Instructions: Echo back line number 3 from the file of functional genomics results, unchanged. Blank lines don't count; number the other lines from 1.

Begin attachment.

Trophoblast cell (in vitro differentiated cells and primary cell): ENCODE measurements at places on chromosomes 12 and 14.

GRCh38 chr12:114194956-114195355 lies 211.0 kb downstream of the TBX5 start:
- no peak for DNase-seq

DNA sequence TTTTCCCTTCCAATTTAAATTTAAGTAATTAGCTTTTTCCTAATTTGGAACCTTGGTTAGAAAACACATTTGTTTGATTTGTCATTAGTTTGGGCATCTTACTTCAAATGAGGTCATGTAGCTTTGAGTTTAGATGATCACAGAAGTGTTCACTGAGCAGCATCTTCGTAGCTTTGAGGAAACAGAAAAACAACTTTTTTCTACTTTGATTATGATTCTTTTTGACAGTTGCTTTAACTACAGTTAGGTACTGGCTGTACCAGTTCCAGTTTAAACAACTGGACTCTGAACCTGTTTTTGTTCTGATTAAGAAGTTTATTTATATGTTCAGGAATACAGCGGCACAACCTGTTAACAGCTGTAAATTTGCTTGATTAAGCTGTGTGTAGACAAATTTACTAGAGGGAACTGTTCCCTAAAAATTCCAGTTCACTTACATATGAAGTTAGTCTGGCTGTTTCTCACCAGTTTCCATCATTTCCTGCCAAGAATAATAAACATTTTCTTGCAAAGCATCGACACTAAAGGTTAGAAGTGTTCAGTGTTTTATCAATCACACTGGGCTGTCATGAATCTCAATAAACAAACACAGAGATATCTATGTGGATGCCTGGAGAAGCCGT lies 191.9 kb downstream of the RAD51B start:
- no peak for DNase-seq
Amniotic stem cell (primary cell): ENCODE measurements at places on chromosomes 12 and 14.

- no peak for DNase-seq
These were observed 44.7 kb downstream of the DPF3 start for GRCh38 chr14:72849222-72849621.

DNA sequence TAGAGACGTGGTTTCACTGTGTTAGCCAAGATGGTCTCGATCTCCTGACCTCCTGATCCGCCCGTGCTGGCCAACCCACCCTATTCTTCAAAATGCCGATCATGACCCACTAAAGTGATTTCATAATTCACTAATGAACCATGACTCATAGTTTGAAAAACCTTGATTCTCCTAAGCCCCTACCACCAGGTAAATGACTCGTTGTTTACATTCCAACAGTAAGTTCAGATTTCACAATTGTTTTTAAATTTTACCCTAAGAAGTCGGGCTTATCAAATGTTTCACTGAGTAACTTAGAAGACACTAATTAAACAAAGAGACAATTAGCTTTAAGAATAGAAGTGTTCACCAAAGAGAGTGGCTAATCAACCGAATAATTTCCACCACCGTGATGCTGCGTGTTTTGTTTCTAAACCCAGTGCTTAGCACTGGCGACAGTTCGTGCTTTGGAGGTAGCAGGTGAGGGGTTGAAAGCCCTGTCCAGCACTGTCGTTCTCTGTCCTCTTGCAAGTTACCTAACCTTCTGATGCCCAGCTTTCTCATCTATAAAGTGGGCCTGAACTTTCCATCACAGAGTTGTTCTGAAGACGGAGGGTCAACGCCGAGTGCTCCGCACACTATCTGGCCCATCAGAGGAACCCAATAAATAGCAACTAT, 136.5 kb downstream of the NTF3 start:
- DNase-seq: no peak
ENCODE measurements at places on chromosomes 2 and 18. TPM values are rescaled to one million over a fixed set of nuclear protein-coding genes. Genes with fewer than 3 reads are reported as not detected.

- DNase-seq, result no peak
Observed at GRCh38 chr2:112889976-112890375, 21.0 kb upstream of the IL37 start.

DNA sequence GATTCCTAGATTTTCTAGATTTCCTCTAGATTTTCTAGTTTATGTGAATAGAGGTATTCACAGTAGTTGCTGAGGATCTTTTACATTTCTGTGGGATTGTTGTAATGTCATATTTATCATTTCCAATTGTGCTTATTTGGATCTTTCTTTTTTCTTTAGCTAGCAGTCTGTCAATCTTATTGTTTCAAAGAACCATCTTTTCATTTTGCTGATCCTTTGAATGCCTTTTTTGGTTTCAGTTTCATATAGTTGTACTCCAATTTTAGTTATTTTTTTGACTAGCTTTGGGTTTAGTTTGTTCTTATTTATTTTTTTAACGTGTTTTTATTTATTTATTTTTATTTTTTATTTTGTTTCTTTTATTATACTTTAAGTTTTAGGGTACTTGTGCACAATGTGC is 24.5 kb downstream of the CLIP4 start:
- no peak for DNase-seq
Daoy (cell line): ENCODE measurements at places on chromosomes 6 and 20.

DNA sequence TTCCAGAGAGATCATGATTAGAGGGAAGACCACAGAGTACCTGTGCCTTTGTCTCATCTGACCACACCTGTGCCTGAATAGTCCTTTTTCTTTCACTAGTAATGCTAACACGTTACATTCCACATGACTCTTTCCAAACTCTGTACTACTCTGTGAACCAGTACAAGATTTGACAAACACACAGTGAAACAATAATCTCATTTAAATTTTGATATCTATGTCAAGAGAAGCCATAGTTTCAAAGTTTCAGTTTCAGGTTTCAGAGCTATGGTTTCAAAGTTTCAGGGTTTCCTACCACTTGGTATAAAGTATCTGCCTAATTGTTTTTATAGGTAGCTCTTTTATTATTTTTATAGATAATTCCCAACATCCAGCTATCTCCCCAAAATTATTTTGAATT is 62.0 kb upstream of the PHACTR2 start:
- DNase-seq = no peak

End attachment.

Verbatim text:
- no peak for DNase-seq